5.2 Lessons Learned in Decadal Planning in Space Science: Summary of a Workshop

Lewis Groswald and David H. Smith, Rapporteurs

Concluding Remarks

It’s been such a rich meeting that, actually, I find the duty of closing this meeting to be bittersweet.

With that, SSB Chair Charlie Kennel began to sum up what had been said and heard over the course of the past 2 days of the workshop. Kennel framed his concluding remarks around two concepts from Nobel laureate Daniel Kahneman’s 2011 book, Thinking, Fast and Slow.1 Kahneman uses the book to discuss how humans think, and Kennel analogized Kahneman’s work to the nature of the relationship between the Space Studies Board (SSB) and its activities, the NASA Advisory Council (NAC) and its subcommittees, and NASA as a whole.

As humans first developed, Kennel explained, their “think fast” capacity evolved first as they needed to react quickly to, say, the appearance of a saber tooth tiger. “Think fast” is constantly busy, trying to warn humans about something new and mobilize emotional reactions. “Think slow,” on the other hand, evolved later, during the time humans first began to develop language, and it represents our capacity for long-term rational thought. Kennel explained that the nature of the discussion about the relationship between the SSB and the NASA internal advisory apparatus is actually buried in fundamental human psychology and that one cannot determine the correct action unless “think fast” and “think slow” work together in a correlated way. For better or worse, he summarized, the SSB is the Earth and space science community’s “think slow” apparatus.

Kennel then discussed what he did—or did not—hear at the workshop, starting with NASA Associate Administrator John Grunsfeld’s keynote remarks. Grunsfeld had said that the SSB is a planning group and that it should not lose its taste for innovation and excitement; doing so would be a big mistake. Lennard Fisk discussed in his keynote speech the parallel development of NASA and the SSB, and thus the parallel development of the Earth and space sciences community’s “think fast” and “think slow” capacities.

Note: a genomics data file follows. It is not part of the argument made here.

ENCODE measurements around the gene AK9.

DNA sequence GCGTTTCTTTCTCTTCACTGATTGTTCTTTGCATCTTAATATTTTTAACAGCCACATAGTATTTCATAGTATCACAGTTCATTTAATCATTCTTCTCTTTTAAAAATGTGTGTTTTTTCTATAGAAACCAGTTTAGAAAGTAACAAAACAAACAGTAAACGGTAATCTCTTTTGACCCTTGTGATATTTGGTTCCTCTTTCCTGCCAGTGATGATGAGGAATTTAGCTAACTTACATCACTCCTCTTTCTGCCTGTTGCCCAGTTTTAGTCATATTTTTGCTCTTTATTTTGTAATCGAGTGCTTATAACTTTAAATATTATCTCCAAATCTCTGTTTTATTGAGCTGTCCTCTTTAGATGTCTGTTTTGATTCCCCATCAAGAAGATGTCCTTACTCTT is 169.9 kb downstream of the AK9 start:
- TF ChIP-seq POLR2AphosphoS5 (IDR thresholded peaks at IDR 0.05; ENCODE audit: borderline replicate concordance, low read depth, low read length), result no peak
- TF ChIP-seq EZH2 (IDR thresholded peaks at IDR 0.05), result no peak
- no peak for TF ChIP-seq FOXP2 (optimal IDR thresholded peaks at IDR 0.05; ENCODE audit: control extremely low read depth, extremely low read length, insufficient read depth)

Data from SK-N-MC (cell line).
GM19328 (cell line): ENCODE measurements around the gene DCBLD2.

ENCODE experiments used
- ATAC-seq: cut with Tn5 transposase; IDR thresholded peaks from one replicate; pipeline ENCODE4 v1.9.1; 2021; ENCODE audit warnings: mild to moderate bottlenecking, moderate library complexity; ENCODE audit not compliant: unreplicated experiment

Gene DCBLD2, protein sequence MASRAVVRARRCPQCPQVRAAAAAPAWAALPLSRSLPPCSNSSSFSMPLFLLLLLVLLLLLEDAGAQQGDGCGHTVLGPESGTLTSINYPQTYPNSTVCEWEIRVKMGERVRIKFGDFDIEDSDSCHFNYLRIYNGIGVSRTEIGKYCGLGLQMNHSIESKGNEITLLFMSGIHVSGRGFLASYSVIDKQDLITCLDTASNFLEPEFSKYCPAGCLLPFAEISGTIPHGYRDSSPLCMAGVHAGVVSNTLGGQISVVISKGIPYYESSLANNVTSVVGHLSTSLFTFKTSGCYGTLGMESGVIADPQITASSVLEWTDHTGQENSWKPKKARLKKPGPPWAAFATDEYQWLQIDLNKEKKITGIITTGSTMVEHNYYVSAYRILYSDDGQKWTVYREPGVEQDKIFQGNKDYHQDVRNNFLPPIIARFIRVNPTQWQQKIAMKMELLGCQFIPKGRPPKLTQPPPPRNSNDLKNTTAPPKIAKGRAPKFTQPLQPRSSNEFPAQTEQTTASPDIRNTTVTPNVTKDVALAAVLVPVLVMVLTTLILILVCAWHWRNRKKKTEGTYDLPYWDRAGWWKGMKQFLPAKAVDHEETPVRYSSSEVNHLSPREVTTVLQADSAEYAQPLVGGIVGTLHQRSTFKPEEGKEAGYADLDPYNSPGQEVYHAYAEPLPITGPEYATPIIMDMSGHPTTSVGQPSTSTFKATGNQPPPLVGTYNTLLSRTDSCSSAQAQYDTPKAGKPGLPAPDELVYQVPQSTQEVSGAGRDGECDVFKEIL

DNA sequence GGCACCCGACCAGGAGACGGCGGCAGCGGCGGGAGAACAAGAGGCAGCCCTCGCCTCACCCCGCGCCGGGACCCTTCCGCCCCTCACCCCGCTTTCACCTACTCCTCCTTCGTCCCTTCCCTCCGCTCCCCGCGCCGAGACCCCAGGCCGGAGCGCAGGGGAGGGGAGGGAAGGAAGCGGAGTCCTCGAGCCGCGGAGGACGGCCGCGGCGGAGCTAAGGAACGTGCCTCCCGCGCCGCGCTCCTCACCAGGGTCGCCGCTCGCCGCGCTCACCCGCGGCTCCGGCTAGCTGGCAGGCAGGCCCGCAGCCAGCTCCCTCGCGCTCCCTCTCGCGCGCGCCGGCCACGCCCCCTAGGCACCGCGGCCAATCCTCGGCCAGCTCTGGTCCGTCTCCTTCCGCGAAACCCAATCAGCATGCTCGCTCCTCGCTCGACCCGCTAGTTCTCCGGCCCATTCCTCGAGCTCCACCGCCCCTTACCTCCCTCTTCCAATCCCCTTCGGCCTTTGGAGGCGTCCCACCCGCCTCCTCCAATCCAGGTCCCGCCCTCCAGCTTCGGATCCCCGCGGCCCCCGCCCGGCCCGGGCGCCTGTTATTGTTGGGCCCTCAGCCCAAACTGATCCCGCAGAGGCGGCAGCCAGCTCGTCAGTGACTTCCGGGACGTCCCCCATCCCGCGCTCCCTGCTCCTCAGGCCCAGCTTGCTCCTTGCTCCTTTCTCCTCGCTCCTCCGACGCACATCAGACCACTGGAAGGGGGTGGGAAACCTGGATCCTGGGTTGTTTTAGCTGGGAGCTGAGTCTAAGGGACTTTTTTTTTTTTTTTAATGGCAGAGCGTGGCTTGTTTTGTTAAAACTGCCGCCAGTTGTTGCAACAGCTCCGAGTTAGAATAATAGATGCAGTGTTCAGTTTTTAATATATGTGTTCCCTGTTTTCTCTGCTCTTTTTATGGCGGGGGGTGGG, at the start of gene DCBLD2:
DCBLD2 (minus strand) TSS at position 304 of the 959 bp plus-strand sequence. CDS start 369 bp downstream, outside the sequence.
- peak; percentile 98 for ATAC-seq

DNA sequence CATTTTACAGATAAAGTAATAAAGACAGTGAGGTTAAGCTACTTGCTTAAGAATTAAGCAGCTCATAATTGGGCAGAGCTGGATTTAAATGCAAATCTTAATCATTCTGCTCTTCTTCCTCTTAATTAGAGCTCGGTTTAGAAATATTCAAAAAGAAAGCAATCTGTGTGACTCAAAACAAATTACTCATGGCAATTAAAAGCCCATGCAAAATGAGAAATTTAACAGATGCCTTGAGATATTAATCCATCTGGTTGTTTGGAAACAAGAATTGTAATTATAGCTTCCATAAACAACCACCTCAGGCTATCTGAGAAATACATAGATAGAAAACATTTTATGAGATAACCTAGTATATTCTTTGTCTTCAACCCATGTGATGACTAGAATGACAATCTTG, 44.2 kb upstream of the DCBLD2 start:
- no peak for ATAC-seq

He recalled that during the panel session with the former decadal survey chairs, an audience member asked if the decadal surveys had reached their capacity limit in terms of size and scope. The chairs were unanimous that the length of time for the surveys, though quite long, was necessary and sufficient. Kennel interpreted this exchange, as well as the rest of the workshop, as evidence that while the decadal survey process cannot be shortened by much, it should also not be made more complex or elaborate than it already is.

Kennel also highlighted the importance of the statement of task (SOT) in the decadal survey process, paraphrasing Steven Squyres—former planetary science decadal survey chair—by saying, “It’s the statement of task, stupid.” In essence, everybody will get what they asked for, like it or not. To some extent, he explained, that was the outcome from the most recent round of decadal surveys, an outcome that further emphasizes how much more important the SOT is than might have been previously thought. The SOT, like the decadal surveys themselves, speaks to multiple stakeholders who are involved in the negotiation of its content. Kennel implored participants to think about what was discussed at the workshop and how to improve the negotiation process for future decadal survey statements of task, what should be included in the task, and what the National Academies’ bottom line might be when coming to the negotiating table.

Along similar lines, Kennel remarked that participants at the workshop discussed a great deal about preparatory work that can be done before a decadal survey gets underway. Two areas in particular, however, can prove tricky: international collaboration and interagency collaboration. In reflecting the discussion from the workshop, Kennel called for better coordination between the NRC and NASA to determine what information the decadal surveys need from NASA to do their job and how it can be provided. Enhanced coordination is partly a NASA leadership issue, but he acknowledged that the NRC needs to actively encourage NASA to bring about an enhanced level of collaboration.

__________

NOTE: “Concluding Remarks” reprinted from Lessons Learned in Decadal Planning in Space Science: Summary of a Workshop, The National Academies Press, Washington, D.C., 2013, pp. 78-80.

1 D. Kahneman, Thinking, Fast and Slow, Farrar, Straus & Giroux, New York, N.Y., 2011.